Parade perspectives

Whether a spectator or spectacle, there’s no such thing as a bad Hobo Day

I’ve watched the Hobo Day parade from dozens of locations over the years, but two stand out. Both were years I saw the parade from the middle of the street.

For many years the Woster clan gathered on Hobo Day morning at Fergen’s on the east side of the main downtown street.

Terry Woster, with wife Nancy, rides in a chilly 1995 Hobo Day parade Distinguished Alumnus. He says it is better to be cold than to be dressed like Rocky Racoon, which is what he felt like the last time he was in the parade.

My brother-in-law Ken Haug owned the store then, and he always had coffee, juice and doughnuts ready in the back, a ready smile for all who entered the front door and a willingness to help a parade watcher pick out a sports coat or sweater if a gap developed among the bands and floats cruising by outside the display windows.

Our Brookings granddaughter was pretty sad when her Uncle Ken sold the store, because the doughnuts and juice were essential to her parade experience for as far back as she could remember.

I have to admit, meeting other members of the family in the store or out on the front sidewalk, spreading blankets at the curb and swapping stories between floats was an experience I looked forward to each fall.

Kept safe distance as a collegian

As a student, I saw the parade from several vantage points, none of which included running in the street dressed as a hobo or riding on one of the home-made hobo cars.

Being a journalism student, I never got into decorating or riding a prize-winning float, either. I knew a few pharmics who did, but none of my soon-to-be-newspaper reporters and photographers got that deeply involved.

We mostly did what J-school folks do — we stood close to but apart from the crowd, observed and took notes.

Gathering in front of Fergen's for the 1999 Hobo Day parade are Terry Woster's granddaughter Lara Widman, daughter Jennifer Widman, son Scott, Woster, son Andy and son-in-law Rich Widman. Jennifer Widman taught English at SDSU for several years. Andy Widman taught psychology at SDSU until last year.

Those were good times, because there really is no such thing as a bad Hobo Day. Some are unseasonably warm, some are too cold for words, some are wet with rain or white with snow flurries.

Some are better than others, but none are bad, although the Hobo Day of my senior year in high school came about as close to being, um, not so good, as any in my memory.

Drum major or Rocky Raccoon?

It was fall 1961. Charles Roberts, director of bands at Chamberlain High School, brought his marching Cubs to Brookings to participate in the Hobo Day parade.

The band had a superb saxophone section (I say that because my wife, Nancy, played sax in that band) and a strong percussion section (ditto because my little sister, Mary Haug, wife of Ken and longtime SDSU English instructor, played drums) and an under-appreciated drum major. Yeah, that was me.

I wore a white suit with flashy gold stripes down the outer seams of the trousers, Michael Jackson-like braids at the shoulders and a tall, fuzzy white hat with a black brim that should have but didn’t make me look like a regal British castle guard. I looked pretty much like Rocky Raccoon or something — with apologies to the Beatles, and to raccoons everywhere.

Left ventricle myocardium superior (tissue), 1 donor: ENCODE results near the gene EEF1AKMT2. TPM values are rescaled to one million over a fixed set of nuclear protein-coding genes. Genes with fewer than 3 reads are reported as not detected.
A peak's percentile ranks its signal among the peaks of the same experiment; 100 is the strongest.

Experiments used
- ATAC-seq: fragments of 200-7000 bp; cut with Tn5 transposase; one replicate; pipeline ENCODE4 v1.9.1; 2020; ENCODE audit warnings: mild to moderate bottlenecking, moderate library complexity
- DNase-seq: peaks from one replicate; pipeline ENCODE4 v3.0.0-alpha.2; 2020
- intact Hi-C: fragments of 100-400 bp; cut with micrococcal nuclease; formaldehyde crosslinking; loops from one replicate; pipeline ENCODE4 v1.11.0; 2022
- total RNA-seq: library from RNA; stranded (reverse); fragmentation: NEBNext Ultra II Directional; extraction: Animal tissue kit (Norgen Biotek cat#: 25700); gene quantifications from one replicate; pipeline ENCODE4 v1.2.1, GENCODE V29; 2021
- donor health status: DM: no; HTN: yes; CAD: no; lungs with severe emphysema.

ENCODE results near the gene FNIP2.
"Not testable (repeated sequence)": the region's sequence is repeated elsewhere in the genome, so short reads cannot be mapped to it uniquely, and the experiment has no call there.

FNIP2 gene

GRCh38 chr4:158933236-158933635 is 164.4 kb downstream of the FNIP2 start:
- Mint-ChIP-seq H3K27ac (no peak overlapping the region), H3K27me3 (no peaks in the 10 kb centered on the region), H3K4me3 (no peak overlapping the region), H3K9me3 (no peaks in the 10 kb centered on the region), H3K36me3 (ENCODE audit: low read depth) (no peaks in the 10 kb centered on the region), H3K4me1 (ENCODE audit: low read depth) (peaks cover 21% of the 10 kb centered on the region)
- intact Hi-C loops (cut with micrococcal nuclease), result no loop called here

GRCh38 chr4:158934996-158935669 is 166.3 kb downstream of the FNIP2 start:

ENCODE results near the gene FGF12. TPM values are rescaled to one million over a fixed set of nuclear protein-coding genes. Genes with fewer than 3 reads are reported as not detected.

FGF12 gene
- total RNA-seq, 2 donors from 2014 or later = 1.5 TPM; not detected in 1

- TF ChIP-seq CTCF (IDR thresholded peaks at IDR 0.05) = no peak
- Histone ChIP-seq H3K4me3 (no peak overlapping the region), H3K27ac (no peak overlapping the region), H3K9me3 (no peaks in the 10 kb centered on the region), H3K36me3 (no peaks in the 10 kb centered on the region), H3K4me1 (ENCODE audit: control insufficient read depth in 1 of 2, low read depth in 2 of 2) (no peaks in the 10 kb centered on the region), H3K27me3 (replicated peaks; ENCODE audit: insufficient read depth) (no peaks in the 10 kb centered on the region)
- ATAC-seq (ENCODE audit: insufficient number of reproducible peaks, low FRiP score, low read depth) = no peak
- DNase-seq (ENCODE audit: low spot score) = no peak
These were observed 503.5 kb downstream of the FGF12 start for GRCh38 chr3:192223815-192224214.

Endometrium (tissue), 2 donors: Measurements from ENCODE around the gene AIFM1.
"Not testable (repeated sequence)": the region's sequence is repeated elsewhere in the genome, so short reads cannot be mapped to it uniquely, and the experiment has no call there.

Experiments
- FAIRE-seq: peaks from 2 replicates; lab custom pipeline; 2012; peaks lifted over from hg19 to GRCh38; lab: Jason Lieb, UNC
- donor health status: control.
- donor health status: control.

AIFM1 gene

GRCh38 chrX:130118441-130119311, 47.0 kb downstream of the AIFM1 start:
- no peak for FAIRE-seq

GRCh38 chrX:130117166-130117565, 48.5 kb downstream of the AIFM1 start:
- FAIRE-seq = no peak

I became drum major largely because I was the same general size as the drum-major suit, and when Mr. Roberts asked, I was so surprised I forgot to say “Are you nuts?’’

Terry Woster's granddaughter, Lara Widman, sits on the curb in front of Fergen's working through a chocolate-covered doughnut at Hobo Day 1999. Watching the parade from Fergen's Main Avenue location was a Woster tradition for years.

So, I led the CHS marching band down the Hobo Day parade route that year. What a long, long route it was. The actual distance was enough to tire a person. Worse than that was having little kids sitting on the curbs point at me and laugh, and having the occasional high-spirited college student prance up alongside and match steps. One of those students carried a toilet plunger, and that was very funny — to him and his friends along the parade route.

Band members used to get into the Hobo Day game free, if they wore their uniforms. I think I changed to civvies on the bus and paid my admission. That was the last year before Coughlin-Alumni Stadium opened. I thought the old field was the biggest thing I’d ever seen, until the next year.

A cold convertible ride

Many years later, I was honored to ride in the Hobo Day parade as a distinguished alumnus. I didn’t deserve that award, but I didn’t give it back, either. Nancy and I watched most of the parade with the other honorees from a spot near the alumni center and then climbed into a vehicle to ride down the street.

It was terribly cold Oct. 14, 1995, and when it was our turn to ride, the last two dignitary vehicles were a convertible Mustang and a hardtop Corvette. Unfortunately for me, the other “W’’ being honored that day was Warren Williamson, longtime wrestling coach. He said he’d prefer the closed Corvette if I didn’t mind. I suppose I could have gone two falls out of three, but, heck, I always wanted to ride in a convertible in a parade.

Who notices the cold on Hobo Day, anyway?

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